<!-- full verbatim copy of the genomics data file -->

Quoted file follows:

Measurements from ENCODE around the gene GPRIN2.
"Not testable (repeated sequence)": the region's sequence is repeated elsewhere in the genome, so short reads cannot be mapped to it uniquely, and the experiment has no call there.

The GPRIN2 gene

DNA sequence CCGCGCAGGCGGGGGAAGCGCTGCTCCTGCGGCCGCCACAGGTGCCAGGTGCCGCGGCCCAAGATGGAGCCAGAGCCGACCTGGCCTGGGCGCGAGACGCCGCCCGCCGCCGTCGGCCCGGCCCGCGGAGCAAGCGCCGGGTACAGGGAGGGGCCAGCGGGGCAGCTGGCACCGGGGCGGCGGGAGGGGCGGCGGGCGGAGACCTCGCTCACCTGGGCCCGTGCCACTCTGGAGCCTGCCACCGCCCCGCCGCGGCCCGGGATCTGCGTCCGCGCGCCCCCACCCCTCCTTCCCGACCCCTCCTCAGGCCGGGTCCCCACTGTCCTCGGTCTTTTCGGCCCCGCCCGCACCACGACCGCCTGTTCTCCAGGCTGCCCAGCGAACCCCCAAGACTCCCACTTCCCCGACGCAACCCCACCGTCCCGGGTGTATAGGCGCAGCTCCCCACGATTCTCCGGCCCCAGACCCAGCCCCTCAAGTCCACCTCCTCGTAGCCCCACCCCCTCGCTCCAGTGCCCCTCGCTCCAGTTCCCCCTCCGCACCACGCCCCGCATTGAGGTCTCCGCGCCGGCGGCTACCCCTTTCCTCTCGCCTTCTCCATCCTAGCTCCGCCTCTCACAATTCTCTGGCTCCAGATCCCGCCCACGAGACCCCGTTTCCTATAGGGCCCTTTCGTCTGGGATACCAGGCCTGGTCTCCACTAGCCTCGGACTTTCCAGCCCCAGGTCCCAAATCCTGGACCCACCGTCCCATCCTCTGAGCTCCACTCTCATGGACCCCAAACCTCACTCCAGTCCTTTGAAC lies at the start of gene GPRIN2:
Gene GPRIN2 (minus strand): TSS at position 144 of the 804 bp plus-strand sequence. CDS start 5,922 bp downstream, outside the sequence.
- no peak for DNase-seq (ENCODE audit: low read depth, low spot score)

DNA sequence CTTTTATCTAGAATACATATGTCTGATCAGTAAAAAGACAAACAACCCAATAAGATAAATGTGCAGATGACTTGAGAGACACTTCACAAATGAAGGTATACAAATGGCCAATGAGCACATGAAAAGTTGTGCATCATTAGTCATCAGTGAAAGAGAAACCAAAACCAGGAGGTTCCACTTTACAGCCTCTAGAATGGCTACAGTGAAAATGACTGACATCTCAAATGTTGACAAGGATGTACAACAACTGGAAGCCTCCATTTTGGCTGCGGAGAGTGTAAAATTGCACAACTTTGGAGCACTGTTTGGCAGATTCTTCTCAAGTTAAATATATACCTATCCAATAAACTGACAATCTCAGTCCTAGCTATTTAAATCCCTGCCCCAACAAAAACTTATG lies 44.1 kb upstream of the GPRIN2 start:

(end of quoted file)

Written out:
Measurements from ENCODE around the gene GPRIN2.
"Not testable (repeated sequence)": the region's sequence is repeated elsewhere in the genome, so short reads cannot be mapped to it uniquely, and the experiment has no call there.

The GPRIN2 gene

DNA sequence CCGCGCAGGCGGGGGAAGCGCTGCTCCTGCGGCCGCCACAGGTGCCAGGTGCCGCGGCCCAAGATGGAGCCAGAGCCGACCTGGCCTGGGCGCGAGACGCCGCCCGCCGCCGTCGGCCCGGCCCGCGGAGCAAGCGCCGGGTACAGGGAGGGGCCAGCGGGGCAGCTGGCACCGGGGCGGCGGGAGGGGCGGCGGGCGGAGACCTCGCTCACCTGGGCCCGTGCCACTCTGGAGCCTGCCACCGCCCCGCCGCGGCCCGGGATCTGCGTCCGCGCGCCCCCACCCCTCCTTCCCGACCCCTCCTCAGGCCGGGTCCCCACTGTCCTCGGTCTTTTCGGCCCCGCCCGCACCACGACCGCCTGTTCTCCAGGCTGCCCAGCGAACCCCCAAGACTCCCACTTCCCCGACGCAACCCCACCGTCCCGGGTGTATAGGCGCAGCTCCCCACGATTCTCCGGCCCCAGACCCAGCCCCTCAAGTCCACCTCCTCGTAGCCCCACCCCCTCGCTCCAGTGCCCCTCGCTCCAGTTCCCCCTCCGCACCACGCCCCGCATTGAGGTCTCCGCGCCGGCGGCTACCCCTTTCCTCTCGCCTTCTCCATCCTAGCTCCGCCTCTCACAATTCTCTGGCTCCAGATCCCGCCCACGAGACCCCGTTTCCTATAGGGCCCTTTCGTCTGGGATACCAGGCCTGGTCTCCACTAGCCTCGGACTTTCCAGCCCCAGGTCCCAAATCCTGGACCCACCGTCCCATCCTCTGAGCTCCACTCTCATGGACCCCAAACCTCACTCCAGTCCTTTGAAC lies at the start of gene GPRIN2:
Gene GPRIN2 (minus strand): TSS at position 144 of the 804 bp plus-strand sequence. CDS start 5,922 bp downstream, outside the sequence.
- no peak for DNase-seq (ENCODE audit: low read depth, low spot score)

DNA sequence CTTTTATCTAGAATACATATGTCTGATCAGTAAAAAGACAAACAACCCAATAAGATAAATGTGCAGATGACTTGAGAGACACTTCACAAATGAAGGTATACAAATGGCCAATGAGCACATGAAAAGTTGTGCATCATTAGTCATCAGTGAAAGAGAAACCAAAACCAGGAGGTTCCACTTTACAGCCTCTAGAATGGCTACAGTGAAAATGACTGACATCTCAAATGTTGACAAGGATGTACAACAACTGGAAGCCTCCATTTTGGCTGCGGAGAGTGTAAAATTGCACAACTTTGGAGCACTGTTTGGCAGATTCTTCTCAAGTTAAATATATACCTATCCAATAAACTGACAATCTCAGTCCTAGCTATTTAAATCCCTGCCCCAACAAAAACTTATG lies 44.1 kb upstream of the GPRIN2 start: